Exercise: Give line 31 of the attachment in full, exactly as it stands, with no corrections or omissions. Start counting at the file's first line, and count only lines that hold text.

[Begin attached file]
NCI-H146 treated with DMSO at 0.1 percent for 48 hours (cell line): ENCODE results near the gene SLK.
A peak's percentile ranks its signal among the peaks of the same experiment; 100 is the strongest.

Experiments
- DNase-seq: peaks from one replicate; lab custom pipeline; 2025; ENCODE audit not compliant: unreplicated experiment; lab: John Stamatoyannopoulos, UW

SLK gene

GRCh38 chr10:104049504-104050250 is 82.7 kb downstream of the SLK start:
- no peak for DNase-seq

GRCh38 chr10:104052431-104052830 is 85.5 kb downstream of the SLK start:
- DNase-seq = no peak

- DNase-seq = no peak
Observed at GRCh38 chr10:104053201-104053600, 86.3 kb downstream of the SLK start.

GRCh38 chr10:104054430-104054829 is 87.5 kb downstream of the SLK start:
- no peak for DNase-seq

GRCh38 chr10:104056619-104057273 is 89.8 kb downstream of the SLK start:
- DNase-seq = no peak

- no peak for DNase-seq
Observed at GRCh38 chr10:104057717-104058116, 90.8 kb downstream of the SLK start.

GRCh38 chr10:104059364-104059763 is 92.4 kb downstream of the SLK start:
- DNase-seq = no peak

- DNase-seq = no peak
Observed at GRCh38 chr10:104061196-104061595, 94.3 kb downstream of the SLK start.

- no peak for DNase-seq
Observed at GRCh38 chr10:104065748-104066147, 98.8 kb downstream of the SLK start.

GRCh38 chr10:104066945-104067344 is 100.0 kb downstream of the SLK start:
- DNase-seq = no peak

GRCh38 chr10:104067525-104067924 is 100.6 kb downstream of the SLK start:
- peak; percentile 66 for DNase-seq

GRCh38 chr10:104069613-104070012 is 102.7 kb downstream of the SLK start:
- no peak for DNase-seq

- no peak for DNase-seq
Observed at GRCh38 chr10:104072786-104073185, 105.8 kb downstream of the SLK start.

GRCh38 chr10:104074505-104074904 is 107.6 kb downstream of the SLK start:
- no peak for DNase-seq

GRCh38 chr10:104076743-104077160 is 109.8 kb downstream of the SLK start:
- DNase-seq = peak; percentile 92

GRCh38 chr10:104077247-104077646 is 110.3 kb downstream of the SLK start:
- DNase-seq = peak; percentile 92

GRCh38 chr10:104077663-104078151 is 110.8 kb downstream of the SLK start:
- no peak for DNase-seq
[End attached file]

Observed at GRCh38 chr10:104072786-104073185, 105.8 kb downstream of the SLK start.